By SUSAN JONES
Pitt’s first Rhodes scholar, David C. Frederick, will make a unique multi-million-dollar gift that will benefit Pitt’s Honors College — which will be renamed the David C. Frederick Honors College — and University College at Oxford University in England, Chancellor Patrick Gallagher announced on July 6.
Frederick, 61, graduated in 1983 from Pitt’s School of Arts and Sciences and attended Oxford from 1983 to ‘86 as a Rhodes Scholar, earning a doctorate of philosophy degree in politics. He went on to get a law degree from the University of Texas School of Law, serve as clerk to Supreme Court Justice Byron White and become a prominent appellate attorney who has argued more than 50 cases before the nation’s highest court.
The unusually structured gift starts with $35 million to help develop Univ North, with Oxford’s University College. The new multi-generational community in North Oxford will house students, adults, senior citizens and kids. It will have up to 150 bedrooms with private bathrooms, a café and gym, as well as study, meeting and lecture spaces. The site already has an existing residential home for seniors and will include a nursery for up to 54 children.
As part of the deal, Oxford’s University College will have a 50-year commitment to distribute some of the income generated from the completed development to Pitt for the Honors College. The gift to Pitt, which also includes $5 million outright, is expected to create a permanent endowment valued at more than $65 million.
A portion of the $5 million has already been given to Pitt, Frederick told the Post-Gazette, and payments will continue in roughly $500,000 increments during the next few years.
Frederick told the Pittsburgh Business Times that the payments will be regular but also structured with flexibility to benefit both institutions and their financial stability.
“They spent a lot of time modeling a range of different scenarios so that this absolutely protects University College and Pitt, regardless of the financial circumstances that may arise, because there’s built-in flexibility,” Frederick said. “It’s not a loan where there’s a fixed amount that comes due. I think it’s innovative in that way.”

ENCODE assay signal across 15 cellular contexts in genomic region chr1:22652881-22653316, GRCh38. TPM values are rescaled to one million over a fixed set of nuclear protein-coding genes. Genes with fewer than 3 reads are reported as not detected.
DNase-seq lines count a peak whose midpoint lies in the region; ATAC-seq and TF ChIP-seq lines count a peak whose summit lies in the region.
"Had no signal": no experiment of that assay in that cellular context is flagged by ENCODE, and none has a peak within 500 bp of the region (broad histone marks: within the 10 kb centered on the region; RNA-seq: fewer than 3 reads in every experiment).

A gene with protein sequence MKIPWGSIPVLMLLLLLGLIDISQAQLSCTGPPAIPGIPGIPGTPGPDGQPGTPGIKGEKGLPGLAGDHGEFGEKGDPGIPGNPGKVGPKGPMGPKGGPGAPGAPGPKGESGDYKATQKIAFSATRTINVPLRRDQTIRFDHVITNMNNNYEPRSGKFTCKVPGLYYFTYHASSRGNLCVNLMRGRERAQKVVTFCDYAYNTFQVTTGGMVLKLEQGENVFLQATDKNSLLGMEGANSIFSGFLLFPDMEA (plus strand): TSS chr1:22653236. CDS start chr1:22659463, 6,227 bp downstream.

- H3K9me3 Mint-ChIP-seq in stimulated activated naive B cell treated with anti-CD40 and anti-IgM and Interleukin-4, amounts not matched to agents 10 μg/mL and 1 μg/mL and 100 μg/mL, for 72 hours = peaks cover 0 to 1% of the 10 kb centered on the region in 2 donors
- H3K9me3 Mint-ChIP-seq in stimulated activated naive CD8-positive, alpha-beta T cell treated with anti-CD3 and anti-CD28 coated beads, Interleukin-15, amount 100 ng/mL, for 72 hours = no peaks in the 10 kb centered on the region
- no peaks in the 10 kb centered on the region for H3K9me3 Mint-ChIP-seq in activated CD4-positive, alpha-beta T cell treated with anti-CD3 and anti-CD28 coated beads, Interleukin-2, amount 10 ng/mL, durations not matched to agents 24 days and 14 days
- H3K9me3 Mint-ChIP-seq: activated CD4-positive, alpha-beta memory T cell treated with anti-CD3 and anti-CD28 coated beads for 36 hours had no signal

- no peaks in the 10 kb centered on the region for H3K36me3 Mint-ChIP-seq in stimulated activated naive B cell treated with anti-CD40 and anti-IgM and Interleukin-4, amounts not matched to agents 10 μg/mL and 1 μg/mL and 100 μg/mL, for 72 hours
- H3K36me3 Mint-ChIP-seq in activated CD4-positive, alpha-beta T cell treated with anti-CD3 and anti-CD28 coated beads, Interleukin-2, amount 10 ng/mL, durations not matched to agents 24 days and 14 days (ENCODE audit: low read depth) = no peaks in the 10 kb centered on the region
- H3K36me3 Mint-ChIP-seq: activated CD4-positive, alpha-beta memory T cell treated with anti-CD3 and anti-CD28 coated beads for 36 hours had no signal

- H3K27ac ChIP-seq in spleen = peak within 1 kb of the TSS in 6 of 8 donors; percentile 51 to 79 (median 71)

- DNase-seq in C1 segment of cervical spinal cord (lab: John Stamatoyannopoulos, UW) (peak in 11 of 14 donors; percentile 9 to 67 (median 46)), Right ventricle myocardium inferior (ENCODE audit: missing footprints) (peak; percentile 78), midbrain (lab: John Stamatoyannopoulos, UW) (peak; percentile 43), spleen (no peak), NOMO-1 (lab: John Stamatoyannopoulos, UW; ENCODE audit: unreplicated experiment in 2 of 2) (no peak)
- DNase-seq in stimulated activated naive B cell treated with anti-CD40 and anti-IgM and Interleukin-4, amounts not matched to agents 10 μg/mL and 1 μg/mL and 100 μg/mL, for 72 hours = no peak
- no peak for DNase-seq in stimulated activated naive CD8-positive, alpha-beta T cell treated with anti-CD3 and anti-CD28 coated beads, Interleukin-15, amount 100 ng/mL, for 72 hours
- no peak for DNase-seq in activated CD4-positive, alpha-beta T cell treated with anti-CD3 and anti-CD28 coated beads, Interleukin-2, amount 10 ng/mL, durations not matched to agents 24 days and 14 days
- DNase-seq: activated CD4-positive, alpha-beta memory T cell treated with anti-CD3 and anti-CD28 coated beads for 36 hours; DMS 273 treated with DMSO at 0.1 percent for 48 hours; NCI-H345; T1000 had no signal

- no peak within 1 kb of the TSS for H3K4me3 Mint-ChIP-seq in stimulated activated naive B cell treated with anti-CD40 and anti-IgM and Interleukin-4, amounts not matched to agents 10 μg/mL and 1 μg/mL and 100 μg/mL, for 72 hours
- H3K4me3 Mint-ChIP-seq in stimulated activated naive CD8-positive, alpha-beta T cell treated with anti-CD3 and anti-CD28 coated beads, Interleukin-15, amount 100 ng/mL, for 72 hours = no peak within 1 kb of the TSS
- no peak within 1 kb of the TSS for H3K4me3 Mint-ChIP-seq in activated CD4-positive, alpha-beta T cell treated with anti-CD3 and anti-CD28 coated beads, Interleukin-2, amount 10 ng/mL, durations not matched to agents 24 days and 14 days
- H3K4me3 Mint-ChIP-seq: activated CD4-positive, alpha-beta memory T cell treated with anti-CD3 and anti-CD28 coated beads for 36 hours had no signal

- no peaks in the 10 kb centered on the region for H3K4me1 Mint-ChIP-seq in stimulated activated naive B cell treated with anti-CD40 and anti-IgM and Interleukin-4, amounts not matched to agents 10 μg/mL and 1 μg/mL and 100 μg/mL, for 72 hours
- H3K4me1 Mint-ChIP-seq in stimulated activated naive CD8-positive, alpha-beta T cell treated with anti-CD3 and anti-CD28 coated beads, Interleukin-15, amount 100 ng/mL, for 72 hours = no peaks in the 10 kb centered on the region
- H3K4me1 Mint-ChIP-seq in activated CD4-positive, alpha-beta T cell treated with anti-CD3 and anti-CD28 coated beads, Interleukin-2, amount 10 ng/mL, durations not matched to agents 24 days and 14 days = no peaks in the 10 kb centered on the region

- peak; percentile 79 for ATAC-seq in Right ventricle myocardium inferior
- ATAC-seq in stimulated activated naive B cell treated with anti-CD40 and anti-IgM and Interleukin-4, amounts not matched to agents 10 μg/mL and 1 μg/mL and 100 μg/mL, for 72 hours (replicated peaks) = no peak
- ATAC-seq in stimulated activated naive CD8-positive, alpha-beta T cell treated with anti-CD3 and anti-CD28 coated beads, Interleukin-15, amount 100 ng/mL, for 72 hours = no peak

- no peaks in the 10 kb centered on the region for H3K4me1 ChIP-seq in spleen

At the Honors College, the gift will focus on students and fund high-impact learning experiences, including study abroad and study away scholarships, stipends for internships and research experiences, and participation in academic and professional conferences. It also will support recruitment partnerships and mentorship programs for students from first-generation and historically under-represented backgrounds, including scholarships for students who graduate from honors programs at community colleges in Pennsylvania. The gift enables the Honors College to build partnerships with Oxford to create a new set of educational opportunities for students.
In a news release, Frederick said he and wife Sophie Lynn, “are delighted to participate in an innovative philanthropic model that benefits two important institutions where I spent many happy years as a student.”
“The University of Pittsburgh Honors College will derive substantial and enduring benefits from this arrangement,” he continued, “which also will ensure modern, multi-purpose facilities for University College, Oxford, where students can flourish and deepen their sense of community with the college and city of Oxford. Our hope is that the project will enrich the educational experience in an inclusive way at both institutions for many decades to come.”